The Modern Age
Review by Felix on June 17, 2020.
Thanatos have never been one of the most commercially successful metal bands. Well, how many death thrashers have ever run a profitable business? That’s not good for the artists of the subgenre, but for us it is great. Firstly, we get albums of hungry groups that never lack natural aggression. And secondly, it gives us the good feeling that we are supporting idealists. Of course, sometimes it’s no fun to support death thrash idealists. I remember that the debut of Dead Head made my head dead. But let’s stay at Violent Death Rituals, the aptly titled outburst of brutality that Thanatos have dished up.
Perhaps I am wrong, but to me it seems that the thrash elements and the deadly components are on an equal footing. I am not familiar with the entire material of the Dutch quartet, but I always thought that the death metal ingredients dominate their approach. Or am I just fooled by my own subconscious? Maybe I just like the album more than their former ones and so I think it must be because of an increased share of thrashing tones. From my point of view, thrash has always been the more flexible, the more authentic and the more precise form of extreme metal and so I am sure that every great release which houses aggressive noise must have something to do with thrash. So, let’s try to describe it differently. Thanatos do not offer the doom sounds that their compatriots of Asphyx like to intersperse. Violent Death Rituals avoids blast beats, but its general velocity is still a violation of moral principles in the eyes (and ears) of a “normal” music listener. The guitars have the right to offer more than two extremely low-tuned tones and the vocals deliver not only a conglomerate of incomprehensible growling. Nevertheless, the heavyweight production and the omnipresent violence lend the album a more homicidal touch than most thrash outputs possess. No doubt, there is still a lot of death metal in the sound of Thanatos.
What I really like is the fact that there are absolutely no erroneous shots among the ten tracks. Despite its thousand edges and corners, Violent Death Rituals wants to be inhaled from the beginning to the end and during the first five listening sessions, I was not able to press the stop button. It might be that the tracks at the beginning are marginally better than those at the end. Even competent veterans do not write hundreds of thrilling guitar lines like those that kick off 'Unholy Predators'. Yet each and every song has many different parts, tempos and more or less surprising twists and turns without falling victim to an academic approach. Everything is logically constructed and only if you really need something to grumble in order to be happy, you can lament about a certain uniformity of the song patterns. It needs a little time until the single tracks reveal their individual face. Anyway, this is no big deal in my humble opinion as long as hailstorms like 'Corporate Indoctrination' blow over the land.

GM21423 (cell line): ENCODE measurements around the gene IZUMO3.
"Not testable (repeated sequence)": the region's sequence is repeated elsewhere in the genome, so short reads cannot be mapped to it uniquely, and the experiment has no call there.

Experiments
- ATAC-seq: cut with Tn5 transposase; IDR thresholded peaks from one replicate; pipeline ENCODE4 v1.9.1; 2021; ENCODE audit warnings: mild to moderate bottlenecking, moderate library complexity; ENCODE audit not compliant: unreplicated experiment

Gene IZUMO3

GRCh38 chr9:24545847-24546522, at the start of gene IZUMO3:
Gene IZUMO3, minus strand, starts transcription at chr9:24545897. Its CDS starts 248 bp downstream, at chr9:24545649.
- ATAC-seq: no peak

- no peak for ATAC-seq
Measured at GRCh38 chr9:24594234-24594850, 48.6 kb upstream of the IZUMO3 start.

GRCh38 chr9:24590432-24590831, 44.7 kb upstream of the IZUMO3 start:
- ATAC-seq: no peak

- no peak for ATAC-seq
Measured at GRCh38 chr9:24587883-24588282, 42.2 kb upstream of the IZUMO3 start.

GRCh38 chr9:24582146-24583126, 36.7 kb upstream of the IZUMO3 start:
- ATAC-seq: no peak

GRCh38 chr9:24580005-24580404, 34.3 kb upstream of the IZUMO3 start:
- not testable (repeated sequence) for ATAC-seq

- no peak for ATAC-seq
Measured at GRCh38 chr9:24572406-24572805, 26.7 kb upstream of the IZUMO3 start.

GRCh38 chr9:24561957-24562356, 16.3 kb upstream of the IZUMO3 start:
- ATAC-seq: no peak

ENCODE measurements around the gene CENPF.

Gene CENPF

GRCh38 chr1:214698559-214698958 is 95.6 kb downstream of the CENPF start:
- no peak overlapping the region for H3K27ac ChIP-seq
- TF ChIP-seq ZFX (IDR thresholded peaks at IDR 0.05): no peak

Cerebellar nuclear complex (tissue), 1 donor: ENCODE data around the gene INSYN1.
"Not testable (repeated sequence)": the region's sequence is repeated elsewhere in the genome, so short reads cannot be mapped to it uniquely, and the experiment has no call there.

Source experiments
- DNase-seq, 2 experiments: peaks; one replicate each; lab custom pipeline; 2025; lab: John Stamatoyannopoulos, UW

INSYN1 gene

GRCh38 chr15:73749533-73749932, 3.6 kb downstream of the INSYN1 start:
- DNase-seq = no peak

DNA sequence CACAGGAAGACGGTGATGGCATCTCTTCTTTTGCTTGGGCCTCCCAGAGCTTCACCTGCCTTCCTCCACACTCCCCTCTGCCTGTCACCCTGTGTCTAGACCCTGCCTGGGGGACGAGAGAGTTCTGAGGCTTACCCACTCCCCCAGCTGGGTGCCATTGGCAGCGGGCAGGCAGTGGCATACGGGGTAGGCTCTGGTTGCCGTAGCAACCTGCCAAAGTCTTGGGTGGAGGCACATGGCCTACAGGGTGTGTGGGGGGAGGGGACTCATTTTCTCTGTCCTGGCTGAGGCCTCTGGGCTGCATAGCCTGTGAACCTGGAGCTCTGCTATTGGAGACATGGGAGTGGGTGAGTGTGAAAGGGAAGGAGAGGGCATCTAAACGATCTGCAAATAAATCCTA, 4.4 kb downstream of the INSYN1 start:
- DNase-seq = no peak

As mentioned above, in particular the first songs have the license to kill. The opening title track rolls in with highly expressive, slow-paced guitar lines, before the powerful double bass and a tempo-varying snare accompany sharp Asphyx-riffing. 'The Silent War' is anything but silent, a swift torpedo with an almost mosh-like mid-part. I could describe further gems, but generally speaking, all songs rely on the merciless, unrelentingly slicing guitars. Doubtlessly, the guitars have won the place in the center of the mix and that’s how things should be. The vocals do not stand out, but Gebédi presents a solid performance. The idea to write a text by using hundreds of classic song titles (“Screaming for vengeance, awaiting Satan’s fall, show no mercy, we’ve come to kill ‘em all”) is not really new, just have a look at Darkthrone’s “Canadian Metal”. However, it shows the down-to-earth attitude of the guys and to call this track 'Legacy of the Gods' has charm - even though it is somewhat strange that they also mention their own track 'Global Purification'. Becoming a God by self-declaration is a dubious method, to say the least. But they also mention 'Creatures of the Night' (Kiss, hallelujah!), and due to this surprising and great action (Gebédi said in an interview that Kiss were one of the first bands that fascinated him), the poser in me is willing to forget the self-quotation.
Finally, don’t be fooled by the title of 'Burn the Books of Hate'. This is no White Death Thrash (does such thing exist?), but a brutal kick in the ass that gets more and more intensive the more the song progresses. Its dark and thundery atmosphere is very well linked with the natural brutality of the band’s typical sound and especially the last 60 seconds of this crusher drive me mad. Maybe Thanatos do not combine the best of both worlds, death and thrash, but they connect very good elements of these spheres, no matter whether or not the result is commercially usable.
Rating: 8.5 out of 10157